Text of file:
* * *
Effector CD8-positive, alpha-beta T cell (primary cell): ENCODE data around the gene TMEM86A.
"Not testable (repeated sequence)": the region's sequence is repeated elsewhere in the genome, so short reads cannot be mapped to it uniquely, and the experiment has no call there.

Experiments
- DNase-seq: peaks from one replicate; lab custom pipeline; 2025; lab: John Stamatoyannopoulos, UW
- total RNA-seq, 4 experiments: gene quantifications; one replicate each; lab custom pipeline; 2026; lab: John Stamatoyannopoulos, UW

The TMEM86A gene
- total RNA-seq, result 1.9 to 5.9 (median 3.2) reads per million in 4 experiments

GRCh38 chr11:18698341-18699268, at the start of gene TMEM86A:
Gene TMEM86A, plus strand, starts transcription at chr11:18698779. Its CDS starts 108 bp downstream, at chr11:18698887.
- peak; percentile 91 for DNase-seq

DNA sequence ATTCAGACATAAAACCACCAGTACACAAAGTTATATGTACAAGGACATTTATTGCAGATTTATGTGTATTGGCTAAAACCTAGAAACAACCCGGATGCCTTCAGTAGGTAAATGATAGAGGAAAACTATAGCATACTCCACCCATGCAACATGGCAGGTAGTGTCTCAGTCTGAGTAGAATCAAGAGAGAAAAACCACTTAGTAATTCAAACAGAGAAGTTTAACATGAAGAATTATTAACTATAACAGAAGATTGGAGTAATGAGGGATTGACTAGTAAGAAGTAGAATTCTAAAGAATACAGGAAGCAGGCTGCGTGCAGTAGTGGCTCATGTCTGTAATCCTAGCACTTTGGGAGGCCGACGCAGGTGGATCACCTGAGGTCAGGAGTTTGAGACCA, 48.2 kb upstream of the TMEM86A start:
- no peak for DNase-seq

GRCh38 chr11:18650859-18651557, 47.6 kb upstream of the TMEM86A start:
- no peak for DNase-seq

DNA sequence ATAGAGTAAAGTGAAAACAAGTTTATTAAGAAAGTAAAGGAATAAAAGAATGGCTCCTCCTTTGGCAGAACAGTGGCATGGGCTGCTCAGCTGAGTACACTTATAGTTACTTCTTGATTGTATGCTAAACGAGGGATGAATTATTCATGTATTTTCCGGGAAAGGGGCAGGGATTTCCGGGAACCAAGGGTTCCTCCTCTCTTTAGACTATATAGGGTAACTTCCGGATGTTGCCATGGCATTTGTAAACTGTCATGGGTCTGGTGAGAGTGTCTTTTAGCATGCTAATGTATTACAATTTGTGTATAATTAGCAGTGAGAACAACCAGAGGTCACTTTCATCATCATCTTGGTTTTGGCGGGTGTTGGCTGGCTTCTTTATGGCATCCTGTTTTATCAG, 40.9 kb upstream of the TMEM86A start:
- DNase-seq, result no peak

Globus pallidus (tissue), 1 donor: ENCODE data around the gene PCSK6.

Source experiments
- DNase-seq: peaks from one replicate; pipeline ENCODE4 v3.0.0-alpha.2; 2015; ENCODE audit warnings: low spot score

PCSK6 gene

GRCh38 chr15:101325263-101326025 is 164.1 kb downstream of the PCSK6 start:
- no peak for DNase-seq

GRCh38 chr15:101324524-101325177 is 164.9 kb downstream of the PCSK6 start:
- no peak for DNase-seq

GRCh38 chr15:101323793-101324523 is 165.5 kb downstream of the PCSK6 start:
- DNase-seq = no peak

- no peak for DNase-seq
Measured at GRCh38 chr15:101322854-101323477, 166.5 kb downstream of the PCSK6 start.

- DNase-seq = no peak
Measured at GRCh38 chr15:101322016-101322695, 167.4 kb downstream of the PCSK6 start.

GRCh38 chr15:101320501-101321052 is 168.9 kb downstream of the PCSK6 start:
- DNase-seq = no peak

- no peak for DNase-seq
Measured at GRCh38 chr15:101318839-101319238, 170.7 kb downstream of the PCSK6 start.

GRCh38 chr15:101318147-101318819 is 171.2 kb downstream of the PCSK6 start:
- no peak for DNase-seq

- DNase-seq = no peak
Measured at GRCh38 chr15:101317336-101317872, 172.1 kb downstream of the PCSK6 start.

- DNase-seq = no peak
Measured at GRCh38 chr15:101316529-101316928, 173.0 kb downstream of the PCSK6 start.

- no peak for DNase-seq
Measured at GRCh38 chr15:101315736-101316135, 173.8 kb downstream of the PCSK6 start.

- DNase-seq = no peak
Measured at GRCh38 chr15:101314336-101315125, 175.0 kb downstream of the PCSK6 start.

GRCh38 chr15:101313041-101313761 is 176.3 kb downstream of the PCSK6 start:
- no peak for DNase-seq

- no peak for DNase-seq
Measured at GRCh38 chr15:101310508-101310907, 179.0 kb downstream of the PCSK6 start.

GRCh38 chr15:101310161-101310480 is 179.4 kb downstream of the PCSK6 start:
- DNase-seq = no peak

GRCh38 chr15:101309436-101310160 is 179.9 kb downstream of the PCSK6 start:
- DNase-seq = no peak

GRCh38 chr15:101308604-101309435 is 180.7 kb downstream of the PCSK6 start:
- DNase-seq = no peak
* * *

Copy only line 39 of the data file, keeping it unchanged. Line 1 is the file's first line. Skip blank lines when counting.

- DNase-seq = no peak